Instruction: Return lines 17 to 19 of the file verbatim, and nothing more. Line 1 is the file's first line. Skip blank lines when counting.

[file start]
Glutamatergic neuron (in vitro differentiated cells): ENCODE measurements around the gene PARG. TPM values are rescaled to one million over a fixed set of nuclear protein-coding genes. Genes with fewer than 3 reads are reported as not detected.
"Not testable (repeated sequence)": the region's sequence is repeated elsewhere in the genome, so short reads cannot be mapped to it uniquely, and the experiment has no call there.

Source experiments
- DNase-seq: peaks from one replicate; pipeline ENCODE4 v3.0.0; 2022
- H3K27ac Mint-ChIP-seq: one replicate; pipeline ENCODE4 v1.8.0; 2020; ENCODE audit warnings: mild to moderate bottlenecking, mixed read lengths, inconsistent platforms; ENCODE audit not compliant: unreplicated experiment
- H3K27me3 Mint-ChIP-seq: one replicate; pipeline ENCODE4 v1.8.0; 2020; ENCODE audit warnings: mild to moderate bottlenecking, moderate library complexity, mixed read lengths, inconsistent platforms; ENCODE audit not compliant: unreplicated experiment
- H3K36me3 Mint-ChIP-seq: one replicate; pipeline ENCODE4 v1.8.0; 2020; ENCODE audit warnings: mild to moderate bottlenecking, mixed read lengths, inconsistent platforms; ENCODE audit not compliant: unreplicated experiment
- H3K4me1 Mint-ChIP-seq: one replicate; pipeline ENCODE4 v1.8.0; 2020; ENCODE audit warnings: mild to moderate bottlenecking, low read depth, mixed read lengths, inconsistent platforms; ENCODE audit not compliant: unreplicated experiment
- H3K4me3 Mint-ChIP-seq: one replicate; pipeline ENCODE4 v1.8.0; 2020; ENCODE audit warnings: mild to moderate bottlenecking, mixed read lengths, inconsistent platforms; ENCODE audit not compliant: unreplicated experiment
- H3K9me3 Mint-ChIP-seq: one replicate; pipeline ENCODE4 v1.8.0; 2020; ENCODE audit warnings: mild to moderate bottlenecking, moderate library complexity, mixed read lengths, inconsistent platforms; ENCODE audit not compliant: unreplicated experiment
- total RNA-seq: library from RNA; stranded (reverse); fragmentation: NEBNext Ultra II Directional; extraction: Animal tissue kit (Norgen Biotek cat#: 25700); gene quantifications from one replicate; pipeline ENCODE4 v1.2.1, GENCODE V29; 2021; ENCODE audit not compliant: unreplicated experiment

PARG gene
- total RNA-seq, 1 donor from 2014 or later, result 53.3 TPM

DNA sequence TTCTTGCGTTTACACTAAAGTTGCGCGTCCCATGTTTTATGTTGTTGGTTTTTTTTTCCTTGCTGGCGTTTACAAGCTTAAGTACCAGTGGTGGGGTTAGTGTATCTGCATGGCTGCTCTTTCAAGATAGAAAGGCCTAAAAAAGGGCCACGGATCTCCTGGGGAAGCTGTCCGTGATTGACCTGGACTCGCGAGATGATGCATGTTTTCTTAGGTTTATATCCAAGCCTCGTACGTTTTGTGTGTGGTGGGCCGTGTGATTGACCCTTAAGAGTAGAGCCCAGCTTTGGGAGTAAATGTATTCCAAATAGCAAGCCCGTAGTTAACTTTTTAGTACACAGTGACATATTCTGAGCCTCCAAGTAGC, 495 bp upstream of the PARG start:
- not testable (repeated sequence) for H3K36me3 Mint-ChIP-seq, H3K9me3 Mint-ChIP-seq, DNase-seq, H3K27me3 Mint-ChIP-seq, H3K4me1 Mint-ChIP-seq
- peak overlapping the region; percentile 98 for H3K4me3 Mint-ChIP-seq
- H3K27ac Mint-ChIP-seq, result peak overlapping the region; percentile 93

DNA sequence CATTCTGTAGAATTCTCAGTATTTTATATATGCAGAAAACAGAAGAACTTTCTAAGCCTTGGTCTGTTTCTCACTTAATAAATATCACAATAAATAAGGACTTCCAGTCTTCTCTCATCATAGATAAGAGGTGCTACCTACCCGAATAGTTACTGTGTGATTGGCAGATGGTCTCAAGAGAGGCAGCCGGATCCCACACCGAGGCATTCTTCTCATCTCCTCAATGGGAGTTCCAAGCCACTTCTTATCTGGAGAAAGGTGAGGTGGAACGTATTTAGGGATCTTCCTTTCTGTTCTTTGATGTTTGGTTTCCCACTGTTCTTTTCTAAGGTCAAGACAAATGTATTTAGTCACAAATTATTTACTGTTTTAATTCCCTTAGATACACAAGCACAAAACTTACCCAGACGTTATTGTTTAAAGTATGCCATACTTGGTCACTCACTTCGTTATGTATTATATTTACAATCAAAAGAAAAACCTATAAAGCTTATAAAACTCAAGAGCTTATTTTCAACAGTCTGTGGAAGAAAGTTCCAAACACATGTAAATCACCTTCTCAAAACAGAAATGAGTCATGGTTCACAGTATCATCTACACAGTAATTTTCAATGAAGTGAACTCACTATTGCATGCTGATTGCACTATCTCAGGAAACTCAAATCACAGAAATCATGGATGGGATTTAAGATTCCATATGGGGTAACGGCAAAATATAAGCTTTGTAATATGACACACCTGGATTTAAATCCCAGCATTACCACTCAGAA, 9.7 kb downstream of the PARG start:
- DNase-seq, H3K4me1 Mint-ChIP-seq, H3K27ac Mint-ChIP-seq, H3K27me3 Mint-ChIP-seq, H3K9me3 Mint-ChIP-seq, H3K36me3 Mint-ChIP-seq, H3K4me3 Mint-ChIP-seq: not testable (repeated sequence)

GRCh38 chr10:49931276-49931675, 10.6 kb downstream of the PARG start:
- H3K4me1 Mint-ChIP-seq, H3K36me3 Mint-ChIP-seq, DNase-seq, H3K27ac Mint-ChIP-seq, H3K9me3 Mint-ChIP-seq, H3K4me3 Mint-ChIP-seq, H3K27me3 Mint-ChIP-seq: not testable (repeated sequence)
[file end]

- H3K27ac Mint-ChIP-seq, result peak overlapping the region; percentile 93

DNA sequence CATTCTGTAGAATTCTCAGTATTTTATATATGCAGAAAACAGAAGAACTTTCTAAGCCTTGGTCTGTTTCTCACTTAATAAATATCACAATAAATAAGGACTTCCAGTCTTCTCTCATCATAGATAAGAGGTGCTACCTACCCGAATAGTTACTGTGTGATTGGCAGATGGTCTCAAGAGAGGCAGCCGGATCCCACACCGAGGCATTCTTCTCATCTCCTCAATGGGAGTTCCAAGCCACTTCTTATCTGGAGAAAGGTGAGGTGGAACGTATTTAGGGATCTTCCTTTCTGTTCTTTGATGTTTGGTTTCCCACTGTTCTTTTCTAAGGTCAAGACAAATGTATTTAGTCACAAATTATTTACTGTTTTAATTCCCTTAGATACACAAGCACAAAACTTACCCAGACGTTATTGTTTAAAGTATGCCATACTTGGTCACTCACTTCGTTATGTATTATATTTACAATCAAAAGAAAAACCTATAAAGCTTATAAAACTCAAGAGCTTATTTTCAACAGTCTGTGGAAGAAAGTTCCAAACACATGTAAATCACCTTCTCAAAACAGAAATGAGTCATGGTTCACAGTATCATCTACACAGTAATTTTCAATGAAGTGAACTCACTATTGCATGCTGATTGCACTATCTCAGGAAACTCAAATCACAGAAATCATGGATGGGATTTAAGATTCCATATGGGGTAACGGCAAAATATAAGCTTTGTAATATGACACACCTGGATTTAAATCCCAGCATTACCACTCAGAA, 9.7 kb downstream of the PARG start:
- DNase-seq, H3K4me1 Mint-ChIP-seq, H3K27ac Mint-ChIP-seq, H3K27me3 Mint-ChIP-seq, H3K9me3 Mint-ChIP-seq, H3K36me3 Mint-ChIP-seq, H3K4me3 Mint-ChIP-seq: not testable (repeated sequence)